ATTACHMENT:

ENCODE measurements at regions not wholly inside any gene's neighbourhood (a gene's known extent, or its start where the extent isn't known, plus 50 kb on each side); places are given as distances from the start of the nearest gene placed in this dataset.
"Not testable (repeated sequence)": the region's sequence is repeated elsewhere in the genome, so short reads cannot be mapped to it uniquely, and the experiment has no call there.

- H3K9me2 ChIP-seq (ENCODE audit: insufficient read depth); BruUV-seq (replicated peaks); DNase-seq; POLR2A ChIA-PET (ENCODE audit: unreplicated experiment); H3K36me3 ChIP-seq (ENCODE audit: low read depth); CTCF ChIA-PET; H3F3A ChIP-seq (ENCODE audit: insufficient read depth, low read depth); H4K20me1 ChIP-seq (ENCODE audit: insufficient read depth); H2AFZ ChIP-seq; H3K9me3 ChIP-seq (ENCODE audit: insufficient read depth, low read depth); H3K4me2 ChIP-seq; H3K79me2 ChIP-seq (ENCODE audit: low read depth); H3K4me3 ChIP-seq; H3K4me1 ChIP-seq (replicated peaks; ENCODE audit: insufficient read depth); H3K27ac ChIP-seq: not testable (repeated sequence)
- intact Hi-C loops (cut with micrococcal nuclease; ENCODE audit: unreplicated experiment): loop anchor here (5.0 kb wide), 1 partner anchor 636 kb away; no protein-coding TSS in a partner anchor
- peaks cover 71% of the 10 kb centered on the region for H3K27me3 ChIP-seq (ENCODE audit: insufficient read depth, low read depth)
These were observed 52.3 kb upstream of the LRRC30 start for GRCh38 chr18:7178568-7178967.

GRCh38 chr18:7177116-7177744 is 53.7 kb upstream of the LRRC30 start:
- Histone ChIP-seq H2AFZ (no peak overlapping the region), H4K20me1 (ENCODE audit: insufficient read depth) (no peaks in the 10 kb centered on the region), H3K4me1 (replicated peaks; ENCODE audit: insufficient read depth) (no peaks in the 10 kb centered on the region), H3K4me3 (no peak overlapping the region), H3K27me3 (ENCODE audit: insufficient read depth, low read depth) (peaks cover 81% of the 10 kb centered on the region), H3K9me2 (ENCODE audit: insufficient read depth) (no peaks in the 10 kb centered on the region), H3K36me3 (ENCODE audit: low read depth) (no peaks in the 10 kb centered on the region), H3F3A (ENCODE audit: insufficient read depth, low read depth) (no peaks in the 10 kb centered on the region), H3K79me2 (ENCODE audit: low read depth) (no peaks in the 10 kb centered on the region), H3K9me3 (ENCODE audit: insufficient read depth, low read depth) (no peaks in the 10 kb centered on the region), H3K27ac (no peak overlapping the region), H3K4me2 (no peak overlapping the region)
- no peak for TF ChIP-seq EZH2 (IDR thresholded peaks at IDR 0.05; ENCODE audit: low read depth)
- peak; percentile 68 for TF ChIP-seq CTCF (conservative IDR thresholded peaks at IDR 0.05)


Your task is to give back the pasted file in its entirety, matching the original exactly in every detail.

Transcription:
ENCODE measurements at regions not wholly inside any gene's neighbourhood (a gene's known extent, or its start where the extent isn't known, plus 50 kb on each side); places are given as distances from the start of the nearest gene placed in this dataset.
"Not testable (repeated sequence)": the region's sequence is repeated elsewhere in the genome, so short reads cannot be mapped to it uniquely, and the experiment has no call there.

- H3K9me2 ChIP-seq (ENCODE audit: insufficient read depth); BruUV-seq (replicated peaks); DNase-seq; POLR2A ChIA-PET (ENCODE audit: unreplicated experiment); H3K36me3 ChIP-seq (ENCODE audit: low read depth); CTCF ChIA-PET; H3F3A ChIP-seq (ENCODE audit: insufficient read depth, low read depth); H4K20me1 ChIP-seq (ENCODE audit: insufficient read depth); H2AFZ ChIP-seq; H3K9me3 ChIP-seq (ENCODE audit: insufficient read depth, low read depth); H3K4me2 ChIP-seq; H3K79me2 ChIP-seq (ENCODE audit: low read depth); H3K4me3 ChIP-seq; H3K4me1 ChIP-seq (replicated peaks; ENCODE audit: insufficient read depth); H3K27ac ChIP-seq: not testable (repeated sequence)
- intact Hi-C loops (cut with micrococcal nuclease; ENCODE audit: unreplicated experiment): loop anchor here (5.0 kb wide), 1 partner anchor 636 kb away; no protein-coding TSS in a partner anchor
- peaks cover 71% of the 10 kb centered on the region for H3K27me3 ChIP-seq (ENCODE audit: insufficient read depth, low read depth)
These were observed 52.3 kb upstream of the LRRC30 start for GRCh38 chr18:7178568-7178967.

GRCh38 chr18:7177116-7177744 is 53.7 kb upstream of the LRRC30 start:
- Histone ChIP-seq H2AFZ (no peak overlapping the region), H4K20me1 (ENCODE audit: insufficient read depth) (no peaks in the 10 kb centered on the region), H3K4me1 (replicated peaks; ENCODE audit: insufficient read depth) (no peaks in the 10 kb centered on the region), H3K4me3 (no peak overlapping the region), H3K27me3 (ENCODE audit: insufficient read depth, low read depth) (peaks cover 81% of the 10 kb centered on the region), H3K9me2 (ENCODE audit: insufficient read depth) (no peaks in the 10 kb centered on the region), H3K36me3 (ENCODE audit: low read depth) (no peaks in the 10 kb centered on the region), H3F3A (ENCODE audit: insufficient read depth, low read depth) (no peaks in the 10 kb centered on the region), H3K79me2 (ENCODE audit: low read depth) (no peaks in the 10 kb centered on the region), H3K9me3 (ENCODE audit: insufficient read depth, low read depth) (no peaks in the 10 kb centered on the region), H3K27ac (no peak overlapping the region), H3K4me2 (no peak overlapping the region)
- no peak for TF ChIP-seq EZH2 (IDR thresholded peaks at IDR 0.05; ENCODE audit: low read depth)
- peak; percentile 68 for TF ChIP-seq CTCF (conservative IDR thresholded peaks at IDR 0.05)